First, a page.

December 23, 1913: The Federal Reserve

Now, here’s an anniversary you won’t find many people celebrating — and that’s really a shame. The U.S. Federal Reserve System is a great idea, copied by most other free market nations, at least in part.

You almost get the idea Americans either don’t understand the Federal Reserve, or actually oppose it.

The Federal Reserve System

Federal Reserve Building
Federal Reserve Building, Washington, D.C.
Theodor Horydczak, photographer, circa 1920-1950.
Washington as It Was, 1923-1959

On December 23, 1913, President Woodrow Wilson signed the Owen-Glass Act, creating the Federal Reserve System.

Text from the Library of Congress’s “Today in History” site.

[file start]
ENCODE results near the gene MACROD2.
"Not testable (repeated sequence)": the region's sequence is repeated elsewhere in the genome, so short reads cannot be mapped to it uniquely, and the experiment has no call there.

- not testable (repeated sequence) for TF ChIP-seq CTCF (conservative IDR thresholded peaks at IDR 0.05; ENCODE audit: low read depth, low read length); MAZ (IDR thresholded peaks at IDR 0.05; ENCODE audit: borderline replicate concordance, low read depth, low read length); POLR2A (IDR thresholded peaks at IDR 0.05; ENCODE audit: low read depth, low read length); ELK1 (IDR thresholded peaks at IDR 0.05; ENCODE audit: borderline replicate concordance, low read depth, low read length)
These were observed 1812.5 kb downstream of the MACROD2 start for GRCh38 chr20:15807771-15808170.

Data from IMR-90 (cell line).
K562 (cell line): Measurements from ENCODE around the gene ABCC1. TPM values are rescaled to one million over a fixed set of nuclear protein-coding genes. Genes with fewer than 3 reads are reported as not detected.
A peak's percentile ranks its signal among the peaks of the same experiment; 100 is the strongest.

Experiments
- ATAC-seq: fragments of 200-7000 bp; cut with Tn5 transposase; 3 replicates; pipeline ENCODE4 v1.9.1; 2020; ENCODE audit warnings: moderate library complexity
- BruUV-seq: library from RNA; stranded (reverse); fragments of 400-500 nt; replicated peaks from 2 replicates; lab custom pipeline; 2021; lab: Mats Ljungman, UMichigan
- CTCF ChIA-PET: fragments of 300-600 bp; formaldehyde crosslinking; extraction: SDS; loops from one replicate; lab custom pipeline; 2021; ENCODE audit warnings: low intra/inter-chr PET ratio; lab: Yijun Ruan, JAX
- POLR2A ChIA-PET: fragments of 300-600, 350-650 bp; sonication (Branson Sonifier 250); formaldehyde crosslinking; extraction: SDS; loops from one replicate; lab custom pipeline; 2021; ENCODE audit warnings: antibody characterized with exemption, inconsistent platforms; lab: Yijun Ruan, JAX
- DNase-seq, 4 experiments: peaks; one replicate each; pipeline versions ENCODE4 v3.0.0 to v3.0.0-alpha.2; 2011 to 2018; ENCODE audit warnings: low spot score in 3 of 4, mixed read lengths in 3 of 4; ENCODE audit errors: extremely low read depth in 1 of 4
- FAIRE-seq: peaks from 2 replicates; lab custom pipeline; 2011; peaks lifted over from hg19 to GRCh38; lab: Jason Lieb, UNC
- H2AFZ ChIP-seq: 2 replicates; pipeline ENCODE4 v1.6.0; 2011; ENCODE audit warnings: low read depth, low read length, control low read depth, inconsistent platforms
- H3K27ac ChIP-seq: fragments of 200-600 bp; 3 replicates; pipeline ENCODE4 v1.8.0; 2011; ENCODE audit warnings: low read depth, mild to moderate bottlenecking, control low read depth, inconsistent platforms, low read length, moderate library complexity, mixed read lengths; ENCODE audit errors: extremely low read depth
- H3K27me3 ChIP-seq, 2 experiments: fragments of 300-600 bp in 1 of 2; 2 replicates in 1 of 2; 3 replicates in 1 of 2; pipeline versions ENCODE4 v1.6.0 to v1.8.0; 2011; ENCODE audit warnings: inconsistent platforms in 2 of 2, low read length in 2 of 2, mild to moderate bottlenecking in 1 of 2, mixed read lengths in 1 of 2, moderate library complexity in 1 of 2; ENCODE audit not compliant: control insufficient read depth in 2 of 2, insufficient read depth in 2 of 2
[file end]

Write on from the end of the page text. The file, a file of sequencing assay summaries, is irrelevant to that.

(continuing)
The Federal Reserve followed the Panic of 1908. Legislators hoped the Federal Reserve Board would be able to prevent future recessions. Clearly, considering the Stock Market Crash of 1929, and the Great Depression, it didn’t work as well as hoped.

Modifications in 1933 gave it even more power. The Federal Reserve today is regarded as a model for how a government’s central bank should be operated by many economists and most other nations.


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